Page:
MONTANARO: It makes you wonder whether a president will ever be able to get through a nominee to the court when the opposite party holds the chamber. We haven't seen that before. We got a glimpse of it when President Obama - former President Obama nominated Merrick Garland to the court and Republican Leader Mitch McConnell didn't even give Garland a hearing. The job of the Senate is to advise and consent. But right now, with tensions being what they are, we really have a broken system in the Senate. It's unclear what's going to happen in the future with that.

SHAPIRO: Nina, what are your takeaways from the hearing so far?

TOTENBERG: Well, you know, we had an enormous amount of posturing and grievances from senators - Republican senators - this week, and some Democrats, too, I suppose. And occasionally, there was some honest reflection. To my surprise, Republican Senator Ben Sasse seemed to disassociate himself from some of the questioning of Judge Jackson on his side by urging the Supreme Court not to allow cameras in the court chamber. Take a listen.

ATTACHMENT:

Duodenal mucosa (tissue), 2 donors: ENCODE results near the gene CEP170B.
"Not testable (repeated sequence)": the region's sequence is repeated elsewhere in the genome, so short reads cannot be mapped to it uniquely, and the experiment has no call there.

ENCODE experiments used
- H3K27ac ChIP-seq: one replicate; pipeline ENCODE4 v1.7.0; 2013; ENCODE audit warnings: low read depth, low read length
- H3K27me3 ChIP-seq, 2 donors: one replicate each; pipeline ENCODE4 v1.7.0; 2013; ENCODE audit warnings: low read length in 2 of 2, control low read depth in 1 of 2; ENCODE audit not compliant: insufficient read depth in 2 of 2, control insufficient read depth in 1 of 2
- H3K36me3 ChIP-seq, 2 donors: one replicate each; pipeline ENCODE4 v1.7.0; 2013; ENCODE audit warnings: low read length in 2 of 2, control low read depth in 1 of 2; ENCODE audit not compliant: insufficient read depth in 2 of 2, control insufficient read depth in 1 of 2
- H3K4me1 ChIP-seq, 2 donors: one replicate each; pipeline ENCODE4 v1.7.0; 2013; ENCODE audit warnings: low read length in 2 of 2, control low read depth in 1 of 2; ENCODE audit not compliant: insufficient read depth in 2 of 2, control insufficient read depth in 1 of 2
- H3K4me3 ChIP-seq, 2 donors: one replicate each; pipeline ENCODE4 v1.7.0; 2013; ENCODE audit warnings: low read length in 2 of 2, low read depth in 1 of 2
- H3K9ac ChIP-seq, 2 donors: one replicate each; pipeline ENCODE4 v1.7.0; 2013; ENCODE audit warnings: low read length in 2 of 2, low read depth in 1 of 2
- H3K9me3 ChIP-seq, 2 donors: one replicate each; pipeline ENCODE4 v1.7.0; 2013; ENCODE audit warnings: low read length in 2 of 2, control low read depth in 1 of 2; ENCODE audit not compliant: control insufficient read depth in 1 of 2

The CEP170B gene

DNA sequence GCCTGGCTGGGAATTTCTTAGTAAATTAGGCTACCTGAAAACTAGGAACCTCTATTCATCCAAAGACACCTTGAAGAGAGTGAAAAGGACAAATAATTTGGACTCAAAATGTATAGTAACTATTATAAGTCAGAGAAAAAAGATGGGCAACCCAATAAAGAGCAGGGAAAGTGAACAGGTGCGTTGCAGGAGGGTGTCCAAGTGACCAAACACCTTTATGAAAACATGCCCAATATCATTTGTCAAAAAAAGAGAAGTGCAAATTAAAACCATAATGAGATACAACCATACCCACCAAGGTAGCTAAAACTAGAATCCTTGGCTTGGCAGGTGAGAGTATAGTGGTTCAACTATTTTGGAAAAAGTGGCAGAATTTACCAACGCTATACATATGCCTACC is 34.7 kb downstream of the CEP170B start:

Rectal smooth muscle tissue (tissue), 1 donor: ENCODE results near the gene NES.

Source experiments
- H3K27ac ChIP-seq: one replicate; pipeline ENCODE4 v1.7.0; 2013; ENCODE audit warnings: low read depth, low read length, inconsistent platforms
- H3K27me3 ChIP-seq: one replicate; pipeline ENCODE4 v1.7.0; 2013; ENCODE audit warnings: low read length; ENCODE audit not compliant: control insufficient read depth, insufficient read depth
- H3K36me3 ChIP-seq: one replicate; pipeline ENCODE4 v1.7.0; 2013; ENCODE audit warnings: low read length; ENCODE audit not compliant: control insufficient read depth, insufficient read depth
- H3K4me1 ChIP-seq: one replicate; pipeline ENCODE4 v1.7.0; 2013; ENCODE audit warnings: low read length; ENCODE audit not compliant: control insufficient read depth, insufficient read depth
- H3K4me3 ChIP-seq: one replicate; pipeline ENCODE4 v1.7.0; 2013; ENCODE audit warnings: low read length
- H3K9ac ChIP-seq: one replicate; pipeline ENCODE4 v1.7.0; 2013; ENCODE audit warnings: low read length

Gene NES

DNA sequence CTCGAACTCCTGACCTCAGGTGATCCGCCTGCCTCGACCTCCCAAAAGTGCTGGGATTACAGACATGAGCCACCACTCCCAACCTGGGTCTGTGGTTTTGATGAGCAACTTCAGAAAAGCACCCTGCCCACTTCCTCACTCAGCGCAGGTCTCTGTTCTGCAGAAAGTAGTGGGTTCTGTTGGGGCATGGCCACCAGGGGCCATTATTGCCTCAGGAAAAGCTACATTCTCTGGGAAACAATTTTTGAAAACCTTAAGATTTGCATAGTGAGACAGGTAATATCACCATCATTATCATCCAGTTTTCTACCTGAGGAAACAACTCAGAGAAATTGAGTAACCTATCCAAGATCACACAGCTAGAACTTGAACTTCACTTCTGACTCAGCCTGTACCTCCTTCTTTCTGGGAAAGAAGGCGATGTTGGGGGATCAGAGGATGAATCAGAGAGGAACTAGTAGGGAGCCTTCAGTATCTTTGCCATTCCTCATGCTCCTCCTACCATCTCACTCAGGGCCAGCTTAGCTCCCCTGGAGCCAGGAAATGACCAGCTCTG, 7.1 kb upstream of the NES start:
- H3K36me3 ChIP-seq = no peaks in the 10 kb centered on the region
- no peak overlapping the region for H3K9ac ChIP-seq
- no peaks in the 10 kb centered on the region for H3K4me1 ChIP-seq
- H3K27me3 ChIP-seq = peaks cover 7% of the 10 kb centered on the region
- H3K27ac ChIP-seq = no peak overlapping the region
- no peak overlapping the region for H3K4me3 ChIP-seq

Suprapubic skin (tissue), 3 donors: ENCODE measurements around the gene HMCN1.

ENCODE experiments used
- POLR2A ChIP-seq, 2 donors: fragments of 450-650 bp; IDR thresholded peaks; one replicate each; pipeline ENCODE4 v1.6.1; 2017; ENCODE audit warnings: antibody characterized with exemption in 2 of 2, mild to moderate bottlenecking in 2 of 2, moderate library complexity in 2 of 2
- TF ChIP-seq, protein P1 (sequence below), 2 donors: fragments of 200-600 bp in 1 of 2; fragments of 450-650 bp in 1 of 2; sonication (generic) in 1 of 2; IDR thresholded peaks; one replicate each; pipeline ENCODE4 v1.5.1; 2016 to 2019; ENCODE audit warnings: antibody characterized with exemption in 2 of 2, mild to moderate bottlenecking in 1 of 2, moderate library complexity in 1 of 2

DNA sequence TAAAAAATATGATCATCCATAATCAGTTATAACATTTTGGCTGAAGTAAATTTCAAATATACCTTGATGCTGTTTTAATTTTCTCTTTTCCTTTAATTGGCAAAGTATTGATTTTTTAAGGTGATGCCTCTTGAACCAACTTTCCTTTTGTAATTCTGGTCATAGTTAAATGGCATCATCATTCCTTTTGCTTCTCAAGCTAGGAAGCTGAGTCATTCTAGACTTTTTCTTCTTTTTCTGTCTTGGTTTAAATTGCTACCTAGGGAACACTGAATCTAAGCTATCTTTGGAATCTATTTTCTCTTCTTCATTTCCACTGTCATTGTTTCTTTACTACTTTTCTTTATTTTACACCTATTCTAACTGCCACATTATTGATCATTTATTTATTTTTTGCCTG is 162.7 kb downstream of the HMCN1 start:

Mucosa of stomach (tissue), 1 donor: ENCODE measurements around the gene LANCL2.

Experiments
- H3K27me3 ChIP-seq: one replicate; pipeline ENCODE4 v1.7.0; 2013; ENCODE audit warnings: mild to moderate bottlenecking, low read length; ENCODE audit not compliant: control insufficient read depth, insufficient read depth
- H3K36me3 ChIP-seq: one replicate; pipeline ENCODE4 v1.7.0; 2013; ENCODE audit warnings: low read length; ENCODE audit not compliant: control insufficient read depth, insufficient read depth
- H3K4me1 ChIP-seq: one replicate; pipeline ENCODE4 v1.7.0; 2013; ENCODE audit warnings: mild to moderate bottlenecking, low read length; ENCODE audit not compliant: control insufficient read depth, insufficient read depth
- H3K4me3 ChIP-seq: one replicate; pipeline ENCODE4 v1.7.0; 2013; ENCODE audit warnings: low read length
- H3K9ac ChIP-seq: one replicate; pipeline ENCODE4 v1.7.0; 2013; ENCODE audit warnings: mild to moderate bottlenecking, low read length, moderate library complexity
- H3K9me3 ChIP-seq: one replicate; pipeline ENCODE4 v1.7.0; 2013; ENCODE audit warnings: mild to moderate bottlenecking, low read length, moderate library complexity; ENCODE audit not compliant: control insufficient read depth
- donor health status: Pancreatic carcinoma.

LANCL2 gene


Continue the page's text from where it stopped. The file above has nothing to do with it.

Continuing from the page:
BEN SASSE: For intellectual discourse, it is not a friend. And I think we should recognize that the jackassery (ph) we often see around here is partly because of people mugging for short-term camera opportunities.

SHAPIRO: And there is the vulgarity we promised you in the intro.

TOTENBERG: (Laughter).

SHAPIRO: NPR's Nina Totenberg and Domenico Montanaro, thank you both.

MONTANARO: You're welcome.

TOTENBERG: Thank you. Transcript provided by NPR, Copyright NPR.

Domenico Montanaro
Domenico Montanaro is NPR's senior political editor/correspondent. Based in Washington, D.C., his work appears on air and online delivering analysis of the political climate in Washington and campaigns. He also helps edit political coverage.